Shortcomings plague State's IT security

Shortcomings plague State's IT security
Shortcomings plague State's IT security 

By Alice Lipowicz
April 11, 2007

Despite some improvements, the State Department still falls short in its 
information security efforts, according to a new report from Inspector 
General Howard Krongard.

Nearly half of the 34 departmental posts and bureaus audited by the 
inspector general from April to September 2006 displayed shortcomings in 
information technology security, according to the report. These 
shortcomings were apparent in classified data being stored in 
unclassified systems, inadequate separation of duties among IT employees 
and missing or inadequate documentation on security settings used to 
protect data.

Despite progress in addressing privacy and in reporting computer hacking 
incidents, the department also shows inadequacies in its Federal 
Information Security Management Act compliance and documentation.

Problematic areas include planning and management, separation of duties 
of IT staff, service continuity, managing change of hardware and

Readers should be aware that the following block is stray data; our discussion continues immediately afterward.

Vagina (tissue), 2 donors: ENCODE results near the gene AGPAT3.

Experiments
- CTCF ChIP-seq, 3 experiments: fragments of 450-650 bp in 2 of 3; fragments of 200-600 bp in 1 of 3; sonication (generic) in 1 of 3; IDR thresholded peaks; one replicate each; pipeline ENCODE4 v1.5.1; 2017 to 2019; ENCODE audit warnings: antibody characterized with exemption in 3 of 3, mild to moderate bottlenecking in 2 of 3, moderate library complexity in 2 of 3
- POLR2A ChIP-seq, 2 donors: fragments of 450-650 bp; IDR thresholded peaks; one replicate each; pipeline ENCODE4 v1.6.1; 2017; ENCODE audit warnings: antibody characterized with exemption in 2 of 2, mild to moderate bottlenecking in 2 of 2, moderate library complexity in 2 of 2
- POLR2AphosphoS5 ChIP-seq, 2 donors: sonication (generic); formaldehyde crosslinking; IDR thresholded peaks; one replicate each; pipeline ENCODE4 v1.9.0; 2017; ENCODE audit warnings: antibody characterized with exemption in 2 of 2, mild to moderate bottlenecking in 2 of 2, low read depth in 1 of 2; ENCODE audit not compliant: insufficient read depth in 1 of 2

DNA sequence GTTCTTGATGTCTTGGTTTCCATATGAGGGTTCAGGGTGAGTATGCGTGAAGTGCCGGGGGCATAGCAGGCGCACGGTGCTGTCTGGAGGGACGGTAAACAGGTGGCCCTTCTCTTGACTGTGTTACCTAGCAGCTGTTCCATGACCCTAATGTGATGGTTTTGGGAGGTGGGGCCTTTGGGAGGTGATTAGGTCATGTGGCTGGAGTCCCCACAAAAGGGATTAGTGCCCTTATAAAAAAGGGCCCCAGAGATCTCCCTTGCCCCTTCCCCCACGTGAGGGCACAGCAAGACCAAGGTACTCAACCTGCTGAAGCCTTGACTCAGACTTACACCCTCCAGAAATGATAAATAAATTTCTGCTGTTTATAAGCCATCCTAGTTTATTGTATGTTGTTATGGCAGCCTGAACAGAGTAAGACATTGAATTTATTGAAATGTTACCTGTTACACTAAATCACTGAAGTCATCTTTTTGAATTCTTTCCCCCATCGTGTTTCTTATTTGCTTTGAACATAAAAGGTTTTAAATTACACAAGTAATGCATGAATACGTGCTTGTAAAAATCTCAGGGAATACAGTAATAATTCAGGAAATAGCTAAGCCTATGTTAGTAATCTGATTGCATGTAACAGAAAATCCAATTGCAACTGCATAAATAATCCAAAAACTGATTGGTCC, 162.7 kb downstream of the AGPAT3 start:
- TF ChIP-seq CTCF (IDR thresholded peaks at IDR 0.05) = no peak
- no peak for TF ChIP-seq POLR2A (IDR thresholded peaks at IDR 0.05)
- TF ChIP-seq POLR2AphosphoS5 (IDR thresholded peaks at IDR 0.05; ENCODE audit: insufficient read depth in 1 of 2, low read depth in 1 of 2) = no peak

software, and maintaining access controls. Documents were lacking for 
contingency planning, standard operating procedures and security. The 
report also cited inconsistent training and lack of coordinated service 
to end users.

For the Broadcasting Board of Governors, which operates the Voice of 
America, Krongard cited an ambiguous chain of command for the chief 
information officer, which hampers the CIOs authority to identify and 
correct IT security problems.

Alice Lipowicz is a staff writer for Washington Technology, an 1105 
Government Information Group publication.

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